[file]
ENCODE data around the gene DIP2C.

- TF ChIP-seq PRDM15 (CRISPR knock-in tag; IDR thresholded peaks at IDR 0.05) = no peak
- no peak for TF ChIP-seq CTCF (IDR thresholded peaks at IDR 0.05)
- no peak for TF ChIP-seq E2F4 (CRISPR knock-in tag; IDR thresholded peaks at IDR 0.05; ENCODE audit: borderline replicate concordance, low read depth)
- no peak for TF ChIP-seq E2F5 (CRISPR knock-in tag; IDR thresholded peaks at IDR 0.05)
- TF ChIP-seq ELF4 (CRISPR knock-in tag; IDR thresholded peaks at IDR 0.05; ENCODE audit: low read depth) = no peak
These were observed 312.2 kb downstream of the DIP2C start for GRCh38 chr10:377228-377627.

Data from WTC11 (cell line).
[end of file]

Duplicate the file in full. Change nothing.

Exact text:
ENCODE data around the gene DIP2C.

- TF ChIP-seq PRDM15 (CRISPR knock-in tag; IDR thresholded peaks at IDR 0.05) = no peak
- no peak for TF ChIP-seq CTCF (IDR thresholded peaks at IDR 0.05)
- no peak for TF ChIP-seq E2F4 (CRISPR knock-in tag; IDR thresholded peaks at IDR 0.05; ENCODE audit: borderline replicate concordance, low read depth)
- no peak for TF ChIP-seq E2F5 (CRISPR knock-in tag; IDR thresholded peaks at IDR 0.05)
- TF ChIP-seq ELF4 (CRISPR knock-in tag; IDR thresholded peaks at IDR 0.05; ENCODE audit: low read depth) = no peak
These were observed 312.2 kb downstream of the DIP2C start for GRCh38 chr10:377228-377627.

Data from WTC11 (cell line).